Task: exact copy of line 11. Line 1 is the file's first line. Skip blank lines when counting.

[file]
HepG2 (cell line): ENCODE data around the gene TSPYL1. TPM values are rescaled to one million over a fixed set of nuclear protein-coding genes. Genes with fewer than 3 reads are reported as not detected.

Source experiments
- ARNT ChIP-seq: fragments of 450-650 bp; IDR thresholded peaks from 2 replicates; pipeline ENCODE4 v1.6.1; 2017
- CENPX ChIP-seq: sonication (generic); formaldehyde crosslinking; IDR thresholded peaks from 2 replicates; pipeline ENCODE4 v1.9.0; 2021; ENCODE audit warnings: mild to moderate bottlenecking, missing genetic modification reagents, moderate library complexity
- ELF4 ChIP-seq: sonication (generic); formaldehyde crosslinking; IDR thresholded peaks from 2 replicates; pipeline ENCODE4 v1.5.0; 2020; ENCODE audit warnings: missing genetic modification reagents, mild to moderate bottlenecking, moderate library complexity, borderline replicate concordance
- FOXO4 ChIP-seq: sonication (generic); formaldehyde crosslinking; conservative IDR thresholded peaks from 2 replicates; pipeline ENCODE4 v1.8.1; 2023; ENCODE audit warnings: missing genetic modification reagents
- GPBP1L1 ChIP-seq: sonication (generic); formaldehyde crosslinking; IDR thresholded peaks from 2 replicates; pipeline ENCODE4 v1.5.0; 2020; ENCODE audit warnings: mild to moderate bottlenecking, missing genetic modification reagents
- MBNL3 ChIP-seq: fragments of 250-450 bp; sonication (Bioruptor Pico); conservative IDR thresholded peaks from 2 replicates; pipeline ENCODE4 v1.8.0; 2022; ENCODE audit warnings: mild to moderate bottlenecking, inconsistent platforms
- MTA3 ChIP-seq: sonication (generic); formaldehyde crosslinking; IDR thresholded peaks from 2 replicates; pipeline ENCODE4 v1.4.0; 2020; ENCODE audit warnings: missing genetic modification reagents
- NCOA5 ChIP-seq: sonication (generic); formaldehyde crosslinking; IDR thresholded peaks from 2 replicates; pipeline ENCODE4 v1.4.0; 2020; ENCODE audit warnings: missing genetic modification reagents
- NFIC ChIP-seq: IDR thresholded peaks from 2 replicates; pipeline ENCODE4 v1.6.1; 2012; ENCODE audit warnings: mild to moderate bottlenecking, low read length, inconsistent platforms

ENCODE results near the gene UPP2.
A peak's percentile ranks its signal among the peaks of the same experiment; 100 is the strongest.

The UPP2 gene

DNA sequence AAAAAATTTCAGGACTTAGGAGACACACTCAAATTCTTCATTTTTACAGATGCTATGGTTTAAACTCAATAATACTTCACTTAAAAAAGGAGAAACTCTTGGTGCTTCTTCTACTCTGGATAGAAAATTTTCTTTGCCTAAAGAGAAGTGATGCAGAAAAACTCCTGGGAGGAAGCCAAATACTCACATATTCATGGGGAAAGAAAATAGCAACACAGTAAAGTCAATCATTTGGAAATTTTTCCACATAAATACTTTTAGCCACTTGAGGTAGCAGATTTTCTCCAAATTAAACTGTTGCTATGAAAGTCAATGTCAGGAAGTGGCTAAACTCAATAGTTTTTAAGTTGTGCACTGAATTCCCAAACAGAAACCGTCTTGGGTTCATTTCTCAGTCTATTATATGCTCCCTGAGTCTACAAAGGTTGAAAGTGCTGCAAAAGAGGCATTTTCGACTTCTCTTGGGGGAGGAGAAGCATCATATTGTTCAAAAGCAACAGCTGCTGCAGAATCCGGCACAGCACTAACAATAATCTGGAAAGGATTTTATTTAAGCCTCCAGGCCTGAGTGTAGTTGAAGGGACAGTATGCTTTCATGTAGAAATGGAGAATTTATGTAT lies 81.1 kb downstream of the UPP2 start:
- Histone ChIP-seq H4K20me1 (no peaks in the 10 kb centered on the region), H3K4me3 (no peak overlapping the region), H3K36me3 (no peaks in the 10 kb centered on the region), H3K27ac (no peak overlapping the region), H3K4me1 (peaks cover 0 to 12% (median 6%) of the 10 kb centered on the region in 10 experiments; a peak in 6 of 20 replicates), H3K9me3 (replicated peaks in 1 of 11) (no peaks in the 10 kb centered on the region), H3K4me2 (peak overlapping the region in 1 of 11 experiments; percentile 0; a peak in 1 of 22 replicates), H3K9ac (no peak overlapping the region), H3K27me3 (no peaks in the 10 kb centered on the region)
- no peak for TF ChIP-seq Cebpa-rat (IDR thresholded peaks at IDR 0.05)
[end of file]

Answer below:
- NFIC ChIP-seq: IDR thresholded peaks from 2 replicates; pipeline ENCODE4 v1.6.1; 2012; ENCODE audit warnings: mild to moderate bottlenecking, low read length, inconsistent platforms